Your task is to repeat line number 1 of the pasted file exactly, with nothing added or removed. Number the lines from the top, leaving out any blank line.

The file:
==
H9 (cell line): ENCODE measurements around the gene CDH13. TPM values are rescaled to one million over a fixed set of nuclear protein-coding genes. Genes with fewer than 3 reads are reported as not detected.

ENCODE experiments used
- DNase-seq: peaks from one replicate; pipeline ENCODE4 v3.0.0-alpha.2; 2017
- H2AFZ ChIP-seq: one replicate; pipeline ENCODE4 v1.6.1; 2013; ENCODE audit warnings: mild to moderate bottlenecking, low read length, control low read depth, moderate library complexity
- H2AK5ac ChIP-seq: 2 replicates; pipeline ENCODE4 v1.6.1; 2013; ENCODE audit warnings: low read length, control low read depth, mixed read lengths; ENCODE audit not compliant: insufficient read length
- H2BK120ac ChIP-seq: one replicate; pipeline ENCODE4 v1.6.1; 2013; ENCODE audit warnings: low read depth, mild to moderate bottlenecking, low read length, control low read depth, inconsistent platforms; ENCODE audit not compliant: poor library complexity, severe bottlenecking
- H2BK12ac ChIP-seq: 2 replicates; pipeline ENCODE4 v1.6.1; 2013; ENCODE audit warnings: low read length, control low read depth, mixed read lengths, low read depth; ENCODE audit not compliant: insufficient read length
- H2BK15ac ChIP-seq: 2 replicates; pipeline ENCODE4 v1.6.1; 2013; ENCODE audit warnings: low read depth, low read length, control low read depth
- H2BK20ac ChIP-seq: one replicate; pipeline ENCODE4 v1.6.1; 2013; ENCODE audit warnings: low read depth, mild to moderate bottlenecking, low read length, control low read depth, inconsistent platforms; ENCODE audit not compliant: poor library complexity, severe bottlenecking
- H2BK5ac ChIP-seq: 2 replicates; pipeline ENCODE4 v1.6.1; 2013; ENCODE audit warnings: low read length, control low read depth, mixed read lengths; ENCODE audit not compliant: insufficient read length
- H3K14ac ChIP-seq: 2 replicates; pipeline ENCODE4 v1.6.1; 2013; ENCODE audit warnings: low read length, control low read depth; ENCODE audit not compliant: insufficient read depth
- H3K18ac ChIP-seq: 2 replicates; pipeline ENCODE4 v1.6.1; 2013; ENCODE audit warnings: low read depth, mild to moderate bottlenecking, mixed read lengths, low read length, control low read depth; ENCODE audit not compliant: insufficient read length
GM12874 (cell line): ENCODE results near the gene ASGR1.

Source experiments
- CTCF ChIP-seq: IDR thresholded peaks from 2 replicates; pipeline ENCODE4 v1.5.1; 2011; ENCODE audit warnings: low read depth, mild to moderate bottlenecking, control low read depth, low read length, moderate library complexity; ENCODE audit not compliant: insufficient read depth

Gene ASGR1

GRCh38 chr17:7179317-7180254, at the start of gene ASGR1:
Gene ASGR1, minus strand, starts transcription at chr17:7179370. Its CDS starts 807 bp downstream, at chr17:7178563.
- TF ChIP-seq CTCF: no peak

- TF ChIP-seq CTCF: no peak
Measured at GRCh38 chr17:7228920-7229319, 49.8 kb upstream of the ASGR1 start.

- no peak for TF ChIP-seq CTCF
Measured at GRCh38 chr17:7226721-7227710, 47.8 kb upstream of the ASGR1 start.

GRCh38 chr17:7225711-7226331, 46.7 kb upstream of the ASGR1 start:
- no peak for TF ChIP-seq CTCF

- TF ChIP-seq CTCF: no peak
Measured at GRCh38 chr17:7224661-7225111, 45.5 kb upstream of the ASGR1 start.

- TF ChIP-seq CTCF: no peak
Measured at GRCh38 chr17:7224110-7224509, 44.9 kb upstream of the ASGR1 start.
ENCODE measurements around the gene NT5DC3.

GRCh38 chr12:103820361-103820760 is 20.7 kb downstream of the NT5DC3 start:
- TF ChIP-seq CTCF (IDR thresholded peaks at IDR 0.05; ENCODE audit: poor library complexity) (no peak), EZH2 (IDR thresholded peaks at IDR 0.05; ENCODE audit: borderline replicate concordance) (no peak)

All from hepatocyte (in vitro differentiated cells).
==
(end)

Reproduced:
H9 (cell line): ENCODE measurements around the gene CDH13. TPM values are rescaled to one million over a fixed set of nuclear protein-coding genes. Genes with fewer than 3 reads are reported as not detected.